Coming out of pub-rock and punk in the UK, The Only Ones’ 1978 single, “Another Girl, Another Planet”, wasn’t a hit at the time, but remains one of power pop’s best-loved tracks. That same year UK punk produced two other classics, which, if you squint at some critics’ narrow definitions enough, you can easily call power pop: The Buzzcocks’ “Ever Fallen in Love” and The Undertones’ “Teenage Kicks”. Then, Nick Lowe, a figure variously associated with pub rock, punk, new wave and power pop, had a hit on both sides of the pond in 1979 with “Cruel to Be Kind”. Meanwhile New York new wave had produced the chimeric Blondie, who were pulling in influences from all over the shop, but while there’s some on “Parallel Lines”, “Dreaming”, the first single from “Eat to The Beat”, was pure power pop and did better over here than it did at home, reaching the heady heights of No 2 in the UK charts. The seeds of power pop’s decline had already been sown though, by what is probably the quintessential power pop single. The Knack’s “My Sharona”, was No 1 in the US and so ubiquitous on US radio that there was a backlash against the band which spread to the whole genre and, despite fine efforts from bands like The Romantics and The dBs, by the mid-80s power pop as we know it had faded from sight…
Gone but not forgotten. Around this time Big Star’s real impact began to surface, with bands like REM, The Replacements, etc., citing them as a seminal influence. The more nuanced and complex brand of power pop enshrined in the band’s output pointed the way towards the alternative rock of the 80s and 90s and songs like The LA’s “There She Goes” and Weezer’s “Buddy Holly” and bands like Gin Blossoms and The Posies, showed that power pop, if not exactly experiencing a revival, was not exactly dead either. It was this landscape that birthed one of the other cornerstones of The Dreaming Spires’ inspiration. Teenage Fanclub’s 1991 album “Bandwagonesque” drew on both The Byrds and Big Star and fused power pop with indie rock and shoegaze to reinvent it and the band are name checked in the same breath as The Byrds in the opening track of the album.
The major US influence on the development of power pop was the jangle-folk-rock of The Byrds, who were themselves inspired by The Beatles, both of whom were big influences on Big Star, all of whom are loved by The Spires. So there really is no better word than “intertwined” and it’s this reciprocal relationship that ‘Brothers in Brooklyn’ celebrates. The band’s love of the music that inspired them shines through, and when they sing: “You said: ‘you know this is the real show,’ Singing Sin City in sweet, ragged harmonies,” the emphasis is on the ragged, rather than the sweet, but you feel that’s intended. It’s a genuine love of heartfelt pop music and it lends the whole album an earnest, authentic, joyous quality that it’s hard not to be affected by – I defy anyone to listen to “Everything All the Time” without an ear-to-ear grin. Yet, on closer inspection, hearing the line: “Walking down the same streets, wondering if it’s me or the city that’s changed…” you realise it’s melancholic, dwelling on the inevitability of human dissatisfaction, a la “I Can’t Get No…” or Steve Earle’s “I Ain’t Ever Satisfied”. And that’s as good a definition of power pop as any: joyful sounding melancholy designed for singing your heart out to – to lift your spirits and exorcise life’s inevitable pains.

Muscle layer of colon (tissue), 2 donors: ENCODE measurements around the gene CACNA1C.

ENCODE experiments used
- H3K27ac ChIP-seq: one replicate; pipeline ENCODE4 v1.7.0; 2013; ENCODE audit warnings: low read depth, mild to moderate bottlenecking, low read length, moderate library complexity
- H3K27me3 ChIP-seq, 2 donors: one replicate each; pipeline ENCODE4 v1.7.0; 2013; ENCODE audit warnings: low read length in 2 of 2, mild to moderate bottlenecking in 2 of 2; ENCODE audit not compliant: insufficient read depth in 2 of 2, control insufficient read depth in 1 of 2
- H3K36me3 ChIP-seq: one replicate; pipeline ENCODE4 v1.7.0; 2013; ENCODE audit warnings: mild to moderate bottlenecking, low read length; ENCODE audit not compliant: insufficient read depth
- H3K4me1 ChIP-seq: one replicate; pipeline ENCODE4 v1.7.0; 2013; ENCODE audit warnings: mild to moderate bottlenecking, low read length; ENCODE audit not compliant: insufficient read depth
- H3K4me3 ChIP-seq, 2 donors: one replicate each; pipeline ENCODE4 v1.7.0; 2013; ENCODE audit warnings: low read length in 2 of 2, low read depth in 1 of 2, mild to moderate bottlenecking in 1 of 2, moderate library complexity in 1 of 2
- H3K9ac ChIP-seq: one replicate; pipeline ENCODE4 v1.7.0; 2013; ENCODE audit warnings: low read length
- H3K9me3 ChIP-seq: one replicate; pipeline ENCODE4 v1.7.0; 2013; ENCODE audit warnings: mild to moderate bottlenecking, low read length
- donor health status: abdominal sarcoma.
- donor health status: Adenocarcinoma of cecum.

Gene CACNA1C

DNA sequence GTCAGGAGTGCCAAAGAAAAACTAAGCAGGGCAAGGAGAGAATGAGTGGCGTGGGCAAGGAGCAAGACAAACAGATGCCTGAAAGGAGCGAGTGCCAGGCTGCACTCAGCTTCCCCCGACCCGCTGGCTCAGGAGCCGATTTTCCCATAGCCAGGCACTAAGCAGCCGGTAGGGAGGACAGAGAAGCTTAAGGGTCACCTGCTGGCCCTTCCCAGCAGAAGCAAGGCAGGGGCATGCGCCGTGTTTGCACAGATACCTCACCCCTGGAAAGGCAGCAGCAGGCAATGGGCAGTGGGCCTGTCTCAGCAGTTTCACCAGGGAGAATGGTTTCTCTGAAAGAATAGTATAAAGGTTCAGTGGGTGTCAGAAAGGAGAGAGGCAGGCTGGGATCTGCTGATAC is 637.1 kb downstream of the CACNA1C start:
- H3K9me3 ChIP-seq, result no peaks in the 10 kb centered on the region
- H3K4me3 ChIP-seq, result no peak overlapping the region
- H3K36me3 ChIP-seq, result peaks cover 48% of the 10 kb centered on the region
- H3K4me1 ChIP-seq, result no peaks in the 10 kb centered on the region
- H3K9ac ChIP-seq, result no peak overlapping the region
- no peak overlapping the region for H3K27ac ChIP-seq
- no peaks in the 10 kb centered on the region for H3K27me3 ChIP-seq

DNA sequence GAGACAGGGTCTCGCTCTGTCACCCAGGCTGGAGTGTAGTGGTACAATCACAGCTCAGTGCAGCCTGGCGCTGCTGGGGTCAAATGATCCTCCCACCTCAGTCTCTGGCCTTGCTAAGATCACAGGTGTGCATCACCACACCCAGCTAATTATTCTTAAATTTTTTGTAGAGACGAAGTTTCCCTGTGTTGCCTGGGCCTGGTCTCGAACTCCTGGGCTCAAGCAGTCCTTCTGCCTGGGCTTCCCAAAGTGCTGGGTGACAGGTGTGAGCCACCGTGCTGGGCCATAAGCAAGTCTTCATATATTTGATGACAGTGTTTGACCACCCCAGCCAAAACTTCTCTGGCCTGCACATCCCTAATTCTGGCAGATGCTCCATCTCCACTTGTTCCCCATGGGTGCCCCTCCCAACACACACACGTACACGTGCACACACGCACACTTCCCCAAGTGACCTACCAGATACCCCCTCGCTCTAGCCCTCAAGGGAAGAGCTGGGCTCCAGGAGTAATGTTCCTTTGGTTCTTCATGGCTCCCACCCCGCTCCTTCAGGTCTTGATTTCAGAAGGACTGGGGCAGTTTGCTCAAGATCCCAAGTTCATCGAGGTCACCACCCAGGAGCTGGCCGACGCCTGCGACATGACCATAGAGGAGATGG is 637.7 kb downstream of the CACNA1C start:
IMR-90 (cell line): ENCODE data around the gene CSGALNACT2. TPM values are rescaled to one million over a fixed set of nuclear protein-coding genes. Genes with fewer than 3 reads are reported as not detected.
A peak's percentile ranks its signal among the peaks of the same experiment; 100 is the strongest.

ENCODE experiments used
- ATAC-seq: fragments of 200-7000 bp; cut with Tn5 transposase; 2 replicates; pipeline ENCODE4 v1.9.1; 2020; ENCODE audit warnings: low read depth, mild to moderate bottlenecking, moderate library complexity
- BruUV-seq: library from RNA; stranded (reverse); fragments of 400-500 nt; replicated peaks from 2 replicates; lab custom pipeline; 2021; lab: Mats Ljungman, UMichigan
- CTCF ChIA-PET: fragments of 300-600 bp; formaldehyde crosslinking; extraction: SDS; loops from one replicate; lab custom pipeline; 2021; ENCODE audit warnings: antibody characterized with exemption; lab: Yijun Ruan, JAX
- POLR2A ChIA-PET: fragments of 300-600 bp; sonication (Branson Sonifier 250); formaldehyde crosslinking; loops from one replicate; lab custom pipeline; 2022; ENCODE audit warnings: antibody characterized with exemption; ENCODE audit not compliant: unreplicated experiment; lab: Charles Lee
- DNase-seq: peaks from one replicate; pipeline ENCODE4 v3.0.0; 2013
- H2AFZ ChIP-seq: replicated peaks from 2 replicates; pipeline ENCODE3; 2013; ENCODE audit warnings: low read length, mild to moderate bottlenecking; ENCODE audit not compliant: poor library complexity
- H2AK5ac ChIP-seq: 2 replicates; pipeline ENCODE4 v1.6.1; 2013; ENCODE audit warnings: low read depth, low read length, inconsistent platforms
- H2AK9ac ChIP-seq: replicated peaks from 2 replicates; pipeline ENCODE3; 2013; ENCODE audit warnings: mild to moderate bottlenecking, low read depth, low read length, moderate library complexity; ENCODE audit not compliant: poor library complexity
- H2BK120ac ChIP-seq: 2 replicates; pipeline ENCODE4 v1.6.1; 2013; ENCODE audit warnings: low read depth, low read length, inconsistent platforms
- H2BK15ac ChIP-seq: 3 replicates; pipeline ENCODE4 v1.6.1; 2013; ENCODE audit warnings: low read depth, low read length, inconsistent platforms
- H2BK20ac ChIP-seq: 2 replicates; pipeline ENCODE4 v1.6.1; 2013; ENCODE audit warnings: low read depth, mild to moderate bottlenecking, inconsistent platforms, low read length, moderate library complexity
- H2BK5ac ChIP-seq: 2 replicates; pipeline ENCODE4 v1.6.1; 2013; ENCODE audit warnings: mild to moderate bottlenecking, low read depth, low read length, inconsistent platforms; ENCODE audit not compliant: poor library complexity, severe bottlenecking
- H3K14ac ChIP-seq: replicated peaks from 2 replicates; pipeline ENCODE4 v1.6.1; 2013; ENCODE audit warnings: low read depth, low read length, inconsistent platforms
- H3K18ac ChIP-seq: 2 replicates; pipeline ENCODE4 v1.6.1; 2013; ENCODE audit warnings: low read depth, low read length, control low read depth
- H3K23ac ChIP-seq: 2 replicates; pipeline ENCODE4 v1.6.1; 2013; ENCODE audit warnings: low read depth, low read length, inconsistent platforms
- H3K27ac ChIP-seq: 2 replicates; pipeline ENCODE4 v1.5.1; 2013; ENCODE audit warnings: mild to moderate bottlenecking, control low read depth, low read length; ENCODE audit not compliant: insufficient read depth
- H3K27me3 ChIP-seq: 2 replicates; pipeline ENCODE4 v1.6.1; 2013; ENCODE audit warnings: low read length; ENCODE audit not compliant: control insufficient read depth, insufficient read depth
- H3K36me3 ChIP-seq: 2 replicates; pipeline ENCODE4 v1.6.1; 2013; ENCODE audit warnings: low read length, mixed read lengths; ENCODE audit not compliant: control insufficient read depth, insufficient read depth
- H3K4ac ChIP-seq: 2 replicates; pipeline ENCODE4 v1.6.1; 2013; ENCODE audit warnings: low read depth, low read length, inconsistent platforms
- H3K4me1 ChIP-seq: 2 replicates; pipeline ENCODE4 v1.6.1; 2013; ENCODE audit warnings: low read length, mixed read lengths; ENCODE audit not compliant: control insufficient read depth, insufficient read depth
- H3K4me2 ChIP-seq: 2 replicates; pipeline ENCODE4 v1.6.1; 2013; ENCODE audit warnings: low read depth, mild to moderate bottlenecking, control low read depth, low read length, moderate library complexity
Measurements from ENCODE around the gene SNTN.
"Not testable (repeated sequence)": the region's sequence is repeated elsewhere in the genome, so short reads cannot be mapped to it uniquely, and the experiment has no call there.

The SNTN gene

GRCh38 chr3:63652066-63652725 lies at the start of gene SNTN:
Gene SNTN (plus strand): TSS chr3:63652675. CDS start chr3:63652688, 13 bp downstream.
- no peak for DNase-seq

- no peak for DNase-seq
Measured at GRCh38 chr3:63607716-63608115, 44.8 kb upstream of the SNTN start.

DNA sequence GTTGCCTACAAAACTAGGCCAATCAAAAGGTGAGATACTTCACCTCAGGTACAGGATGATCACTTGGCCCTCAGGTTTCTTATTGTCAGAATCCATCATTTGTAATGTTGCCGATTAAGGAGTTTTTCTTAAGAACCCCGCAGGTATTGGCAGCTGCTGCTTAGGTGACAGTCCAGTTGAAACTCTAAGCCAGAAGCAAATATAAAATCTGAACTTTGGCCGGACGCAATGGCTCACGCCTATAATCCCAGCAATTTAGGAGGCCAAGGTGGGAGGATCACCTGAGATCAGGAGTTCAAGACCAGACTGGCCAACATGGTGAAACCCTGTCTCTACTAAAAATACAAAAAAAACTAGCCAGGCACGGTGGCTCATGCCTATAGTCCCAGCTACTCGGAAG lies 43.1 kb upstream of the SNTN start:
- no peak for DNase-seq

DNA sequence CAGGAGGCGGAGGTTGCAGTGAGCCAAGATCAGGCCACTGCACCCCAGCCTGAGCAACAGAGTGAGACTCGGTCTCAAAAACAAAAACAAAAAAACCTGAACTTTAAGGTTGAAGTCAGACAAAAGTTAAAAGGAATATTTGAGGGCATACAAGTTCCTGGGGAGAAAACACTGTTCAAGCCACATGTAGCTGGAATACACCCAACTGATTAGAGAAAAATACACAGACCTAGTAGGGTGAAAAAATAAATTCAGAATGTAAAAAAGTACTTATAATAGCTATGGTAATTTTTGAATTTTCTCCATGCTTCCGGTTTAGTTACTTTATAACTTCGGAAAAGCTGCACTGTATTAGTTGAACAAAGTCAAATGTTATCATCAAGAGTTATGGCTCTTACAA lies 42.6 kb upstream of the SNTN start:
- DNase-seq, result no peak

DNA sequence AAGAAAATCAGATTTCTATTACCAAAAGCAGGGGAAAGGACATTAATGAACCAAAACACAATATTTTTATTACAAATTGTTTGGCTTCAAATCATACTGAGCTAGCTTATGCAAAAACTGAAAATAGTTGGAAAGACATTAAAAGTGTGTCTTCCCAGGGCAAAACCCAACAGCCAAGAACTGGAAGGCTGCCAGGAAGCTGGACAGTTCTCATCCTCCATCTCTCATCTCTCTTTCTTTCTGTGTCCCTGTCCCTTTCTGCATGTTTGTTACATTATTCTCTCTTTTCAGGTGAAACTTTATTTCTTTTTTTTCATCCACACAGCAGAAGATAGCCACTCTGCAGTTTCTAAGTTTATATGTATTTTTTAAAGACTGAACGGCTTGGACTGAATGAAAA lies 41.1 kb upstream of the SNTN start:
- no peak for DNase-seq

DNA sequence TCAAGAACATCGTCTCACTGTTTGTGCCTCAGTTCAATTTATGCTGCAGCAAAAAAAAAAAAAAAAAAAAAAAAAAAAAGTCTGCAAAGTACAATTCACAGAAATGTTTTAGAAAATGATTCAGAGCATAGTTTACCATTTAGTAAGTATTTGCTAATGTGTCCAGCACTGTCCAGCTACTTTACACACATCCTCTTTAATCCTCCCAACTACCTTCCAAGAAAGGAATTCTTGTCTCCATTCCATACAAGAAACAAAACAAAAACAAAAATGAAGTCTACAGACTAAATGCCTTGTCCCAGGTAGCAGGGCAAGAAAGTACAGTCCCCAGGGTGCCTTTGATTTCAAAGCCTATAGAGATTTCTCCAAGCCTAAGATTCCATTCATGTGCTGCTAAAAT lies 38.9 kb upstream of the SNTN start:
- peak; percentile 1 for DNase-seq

The album falters occasionally, usually in its slower moments (“Woman That You Are” for instance), but the rest is a joy to listen to and capable of transporting you to other places and times (admittedly mostly dusty 60s/70s America but that’s no bad thing). “Not Every Song from the Sixties Is a Classic”, recorded with friends from Two Fingers of Firewater, is an absolute gem which grows and grows,and the title track grooves along on an insistent bass riff, delivering their mission statement: “…we do it cos we must cos we need this the most, & we can’t give up, no we won’t give up the ghost, we’ve got a message to deliver to the people back home, oh carry me, carry me, carry me on.”
Amen to that.
Story by Simon Makin, for Notes from Mt Pleasant. Simon can be found on Twitter (@SimonMakin) or http://simonmakin.me.uk/
The Dreaming Spires – Brothers in Brooklyn is out now on Clubhouse Records. http://www.clubhouserecords.co.uk
The band is currently on tour with Trevor Moss & Hannah-Lou and Danny George Wilson – hitting London Sunday 16 September at The Birkbeck, Leyton. For all dates, check their facebook page: https://www.facebook.com/thedreamingspires